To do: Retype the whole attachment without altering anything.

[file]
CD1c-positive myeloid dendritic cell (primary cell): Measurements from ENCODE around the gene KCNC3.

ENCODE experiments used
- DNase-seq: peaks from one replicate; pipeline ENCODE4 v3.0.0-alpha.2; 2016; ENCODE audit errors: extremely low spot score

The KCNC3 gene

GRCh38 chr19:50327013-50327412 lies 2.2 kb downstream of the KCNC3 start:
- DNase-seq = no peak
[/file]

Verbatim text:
CD1c-positive myeloid dendritic cell (primary cell): Measurements from ENCODE around the gene KCNC3.

ENCODE experiments used
- DNase-seq: peaks from one replicate; pipeline ENCODE4 v3.0.0-alpha.2; 2016; ENCODE audit errors: extremely low spot score

The KCNC3 gene

GRCh38 chr19:50327013-50327412 lies 2.2 kb downstream of the KCNC3 start:
- DNase-seq = no peak